Music of Our Time
A celebration of contemporary composers
For over 20 years JAM has enabled, promoted and commissioned new music in the UK. We are proud to say that we have premiered over 180 pieces at Music of Our Time and JAM on the Marsh.
On 20 March JAM will continue this tradition with a concert of new music for choir, brass and organ. Nine contemporary works will receive their world / London premieres, including the world premiere of a JAM Commission from Isabelle Ryder (Illumination) and a revisit of JAM’s 2010 Commission from Tarik O’Regan (The Night’s Untruth).
The concert includes works submitted to JAM in September 2023 as part of its annual Call for Music. Having received over 200 entries, this was our strongest call to date, therefore selecting the successful submissions was no easy task for JAM’s music panel.
We are thrilled to share that eight pieces have been chosen and we look forward to hearing Onyx Brass, Selwyn College Chapel Choir, Simon Hogan (organ) and Michael Bawtree (conductor) perform the compositions at Music of Our Time in the beautiful St Bride’s Church.
The concert will kick off with the London premiere of Flux, written by Toh Yan Ee. The young Singaporean composer iscurrently studying for her Master of Music at the Royal Academy of Music. Her brass quintet is inspired by instability, constant change and movement.
Steve Richer’s First Light is an upbeat choral celebration of the beauty and transformative power of the natural world. With a day job in the NHS and no music qualifications beyond GCSE Music, Steve is a very keen and talented hobby composer with a passion for choral music.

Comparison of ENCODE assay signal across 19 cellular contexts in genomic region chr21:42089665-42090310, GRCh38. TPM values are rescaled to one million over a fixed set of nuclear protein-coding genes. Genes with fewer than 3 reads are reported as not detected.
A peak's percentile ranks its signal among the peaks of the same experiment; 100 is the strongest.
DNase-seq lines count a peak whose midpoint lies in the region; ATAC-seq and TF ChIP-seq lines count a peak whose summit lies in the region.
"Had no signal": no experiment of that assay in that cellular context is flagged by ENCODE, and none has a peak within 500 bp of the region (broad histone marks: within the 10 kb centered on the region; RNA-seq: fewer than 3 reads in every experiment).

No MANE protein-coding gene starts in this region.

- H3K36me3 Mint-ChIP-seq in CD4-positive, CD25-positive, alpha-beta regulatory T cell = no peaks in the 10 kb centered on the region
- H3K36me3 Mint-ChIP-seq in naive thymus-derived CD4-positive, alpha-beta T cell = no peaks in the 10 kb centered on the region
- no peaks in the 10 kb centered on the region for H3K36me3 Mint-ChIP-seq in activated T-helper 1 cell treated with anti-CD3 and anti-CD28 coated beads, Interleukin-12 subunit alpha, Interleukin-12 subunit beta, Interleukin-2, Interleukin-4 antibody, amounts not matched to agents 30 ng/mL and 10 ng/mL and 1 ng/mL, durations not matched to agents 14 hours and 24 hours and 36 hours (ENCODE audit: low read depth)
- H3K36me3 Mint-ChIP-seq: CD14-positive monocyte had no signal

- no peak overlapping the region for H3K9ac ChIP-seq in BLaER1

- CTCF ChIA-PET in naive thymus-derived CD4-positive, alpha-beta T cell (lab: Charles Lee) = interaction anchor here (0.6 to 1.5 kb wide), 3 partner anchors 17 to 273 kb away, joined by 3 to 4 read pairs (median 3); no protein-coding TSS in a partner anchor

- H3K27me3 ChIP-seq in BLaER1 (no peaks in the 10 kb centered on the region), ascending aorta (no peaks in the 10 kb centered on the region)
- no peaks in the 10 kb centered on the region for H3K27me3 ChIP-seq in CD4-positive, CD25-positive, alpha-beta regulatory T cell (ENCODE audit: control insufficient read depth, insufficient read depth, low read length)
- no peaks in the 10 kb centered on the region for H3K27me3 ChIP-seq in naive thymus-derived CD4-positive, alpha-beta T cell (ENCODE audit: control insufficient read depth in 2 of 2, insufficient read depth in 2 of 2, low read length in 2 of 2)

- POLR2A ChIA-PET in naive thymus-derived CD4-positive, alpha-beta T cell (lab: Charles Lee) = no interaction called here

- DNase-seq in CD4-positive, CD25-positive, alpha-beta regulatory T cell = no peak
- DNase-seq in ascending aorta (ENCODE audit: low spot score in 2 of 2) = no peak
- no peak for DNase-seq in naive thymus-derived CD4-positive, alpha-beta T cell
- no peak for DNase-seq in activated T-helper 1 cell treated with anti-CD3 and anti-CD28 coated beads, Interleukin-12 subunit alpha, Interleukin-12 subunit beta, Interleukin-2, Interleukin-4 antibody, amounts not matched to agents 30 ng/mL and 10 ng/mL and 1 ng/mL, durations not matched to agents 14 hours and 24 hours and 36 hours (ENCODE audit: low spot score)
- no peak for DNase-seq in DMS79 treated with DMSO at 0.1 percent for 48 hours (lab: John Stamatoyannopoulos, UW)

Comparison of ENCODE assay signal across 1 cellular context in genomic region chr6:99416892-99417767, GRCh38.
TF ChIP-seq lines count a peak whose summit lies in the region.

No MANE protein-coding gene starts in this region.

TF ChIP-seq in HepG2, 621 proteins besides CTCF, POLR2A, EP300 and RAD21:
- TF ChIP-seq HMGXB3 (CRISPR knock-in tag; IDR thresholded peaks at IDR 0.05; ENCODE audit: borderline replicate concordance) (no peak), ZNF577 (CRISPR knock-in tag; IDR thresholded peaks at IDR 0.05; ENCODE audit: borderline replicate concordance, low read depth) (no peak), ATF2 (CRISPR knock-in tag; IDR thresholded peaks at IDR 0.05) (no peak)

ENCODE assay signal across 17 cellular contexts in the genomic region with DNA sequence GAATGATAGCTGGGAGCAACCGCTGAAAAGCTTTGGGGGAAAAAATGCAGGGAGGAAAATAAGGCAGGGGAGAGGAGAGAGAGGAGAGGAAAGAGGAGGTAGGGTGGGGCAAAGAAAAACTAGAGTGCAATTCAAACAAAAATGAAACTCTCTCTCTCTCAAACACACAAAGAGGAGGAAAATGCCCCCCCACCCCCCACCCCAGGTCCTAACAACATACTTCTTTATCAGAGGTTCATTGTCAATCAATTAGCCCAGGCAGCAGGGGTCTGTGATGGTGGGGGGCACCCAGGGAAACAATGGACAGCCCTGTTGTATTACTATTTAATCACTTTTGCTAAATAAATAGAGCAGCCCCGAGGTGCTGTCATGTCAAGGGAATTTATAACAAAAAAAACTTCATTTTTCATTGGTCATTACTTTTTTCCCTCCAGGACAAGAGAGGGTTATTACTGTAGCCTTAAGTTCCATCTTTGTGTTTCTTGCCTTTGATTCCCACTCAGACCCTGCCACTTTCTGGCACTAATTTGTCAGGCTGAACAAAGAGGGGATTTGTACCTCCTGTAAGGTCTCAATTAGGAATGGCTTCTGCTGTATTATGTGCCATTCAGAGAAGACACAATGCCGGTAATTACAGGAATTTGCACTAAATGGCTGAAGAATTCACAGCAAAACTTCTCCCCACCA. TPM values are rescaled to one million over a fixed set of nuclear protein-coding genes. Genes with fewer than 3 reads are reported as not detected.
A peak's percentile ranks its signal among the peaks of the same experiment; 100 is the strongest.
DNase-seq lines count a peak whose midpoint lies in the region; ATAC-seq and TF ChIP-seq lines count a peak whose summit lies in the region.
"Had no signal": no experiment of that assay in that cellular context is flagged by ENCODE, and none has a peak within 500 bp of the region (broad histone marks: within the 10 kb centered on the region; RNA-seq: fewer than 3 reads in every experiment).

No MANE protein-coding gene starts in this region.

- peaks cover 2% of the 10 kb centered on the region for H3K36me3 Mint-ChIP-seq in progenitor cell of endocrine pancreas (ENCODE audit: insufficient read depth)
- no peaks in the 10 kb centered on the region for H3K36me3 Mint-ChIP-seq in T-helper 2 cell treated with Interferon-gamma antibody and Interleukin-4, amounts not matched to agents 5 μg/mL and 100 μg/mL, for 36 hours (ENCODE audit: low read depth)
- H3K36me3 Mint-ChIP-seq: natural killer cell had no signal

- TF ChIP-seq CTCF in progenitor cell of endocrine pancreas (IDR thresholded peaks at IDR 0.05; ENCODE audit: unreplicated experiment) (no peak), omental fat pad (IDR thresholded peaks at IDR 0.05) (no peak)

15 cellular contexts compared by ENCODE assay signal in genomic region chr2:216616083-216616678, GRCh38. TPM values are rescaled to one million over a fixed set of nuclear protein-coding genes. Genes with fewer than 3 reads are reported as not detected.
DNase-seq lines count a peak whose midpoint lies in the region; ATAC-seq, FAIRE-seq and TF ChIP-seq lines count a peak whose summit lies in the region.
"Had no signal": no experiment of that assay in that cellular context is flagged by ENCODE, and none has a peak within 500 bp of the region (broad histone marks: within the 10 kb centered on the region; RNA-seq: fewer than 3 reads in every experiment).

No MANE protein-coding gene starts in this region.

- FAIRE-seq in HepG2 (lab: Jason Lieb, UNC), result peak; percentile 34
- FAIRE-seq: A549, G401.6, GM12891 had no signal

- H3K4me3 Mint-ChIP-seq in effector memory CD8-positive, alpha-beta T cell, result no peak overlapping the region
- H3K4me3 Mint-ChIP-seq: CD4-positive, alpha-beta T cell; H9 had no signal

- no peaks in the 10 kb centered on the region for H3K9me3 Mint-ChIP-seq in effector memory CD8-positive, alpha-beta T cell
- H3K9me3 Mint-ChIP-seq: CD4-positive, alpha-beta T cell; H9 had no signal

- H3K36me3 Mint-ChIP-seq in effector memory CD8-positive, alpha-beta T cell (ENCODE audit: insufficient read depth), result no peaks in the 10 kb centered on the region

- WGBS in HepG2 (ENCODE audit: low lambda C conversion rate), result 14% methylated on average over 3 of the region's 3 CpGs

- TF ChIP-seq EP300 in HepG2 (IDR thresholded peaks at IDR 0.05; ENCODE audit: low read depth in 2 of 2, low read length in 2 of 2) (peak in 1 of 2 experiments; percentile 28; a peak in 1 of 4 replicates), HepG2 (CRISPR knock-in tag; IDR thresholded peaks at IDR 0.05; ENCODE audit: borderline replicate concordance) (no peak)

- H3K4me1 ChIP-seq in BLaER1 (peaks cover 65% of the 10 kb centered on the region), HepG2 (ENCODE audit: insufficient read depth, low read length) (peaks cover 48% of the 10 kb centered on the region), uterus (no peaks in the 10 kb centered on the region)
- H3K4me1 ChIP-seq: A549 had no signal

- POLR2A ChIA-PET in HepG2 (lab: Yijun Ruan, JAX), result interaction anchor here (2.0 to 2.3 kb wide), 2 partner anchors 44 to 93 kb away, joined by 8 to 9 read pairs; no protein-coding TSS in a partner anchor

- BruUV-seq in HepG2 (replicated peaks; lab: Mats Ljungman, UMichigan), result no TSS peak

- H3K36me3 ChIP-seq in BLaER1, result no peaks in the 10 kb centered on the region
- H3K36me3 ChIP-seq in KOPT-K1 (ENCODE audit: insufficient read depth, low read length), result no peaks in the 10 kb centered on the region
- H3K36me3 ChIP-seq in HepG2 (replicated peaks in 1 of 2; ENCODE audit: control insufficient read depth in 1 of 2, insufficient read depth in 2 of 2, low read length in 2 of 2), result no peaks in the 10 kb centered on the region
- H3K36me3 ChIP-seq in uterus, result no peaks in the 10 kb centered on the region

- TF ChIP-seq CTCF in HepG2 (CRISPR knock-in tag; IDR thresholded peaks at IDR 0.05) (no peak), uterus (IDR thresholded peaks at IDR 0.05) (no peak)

Dawn by George W. Parris will receive its world premiere. This choral piece is inspired by Ella Higginson’s poem of the same name, a beautiful metaphor of dawn clearing away any obscurities and bringing awareness and clarity. George studies composition at the Royal Academy of Music and previously participated in JAM’s Masterclass Series with VOCES8.
Another world premiere performed at Music of Our Time is Donald Wetherick’s Let Everything that Hath Breath Praise the Lord (Psalm 150). The piece for choir and organ is a celebration of music and musical instruments in the worship of God. Donald mainly composes sacred music and works as a music therapist for the NHS. He teaches music therapy at the Guildhall School of Music and Drama.
For her choral composition The Earth Was Without Form, London-born composer and violinist Marisse Cato drew inspiration from the recurring theme of ‘creation’ in ancient texts from the Old Testament and from the Ancient Near East. Marisse works across a wide range of genres and other disciplines including dance, film and fashion.
Anselm McDonnell’s atmospheric brass quintet Rasp is an exploration of sounds from the instruments, with gentle moments juxtaposing soaring melodies. The Irish/Welsh composer has composed over ninety pieces for orchestra, chamber groups, choirs, soloists, and electronics and has received commissions from London Symphony Orchestra, BBC Concert Orchestra and many others.
This Shining Night is Christopher Churcher’s first organ piece. It was inspired by the striking night photography of photographer Susan Pilcher, who Christopher met during his time at JAM’s Composers’ Residency in July 2023. In 2022 the exciting young composer received a JAM President’s Commission for his piece composed as part of JAM’s 2022 Masterclass with VOCES8.
Jonathan Woolgar’s My Lover Spoke for choir and organ, is set to a text from Song of Songs. Jonathan draws from a wide range of musical experience to create work that is communicative without compromise. The talented composer was awarded BBC Young Composer in 2010 and received the Royal Musical Association’s Tippett Medal in 2023. His work has been performed around the world.
Music of Our Time is a celebration of new music for choir, brass and organ and opens JAM’s 2024 season. Join us on 20 March at St Bride’s church for an exciting variety of London and world premieres.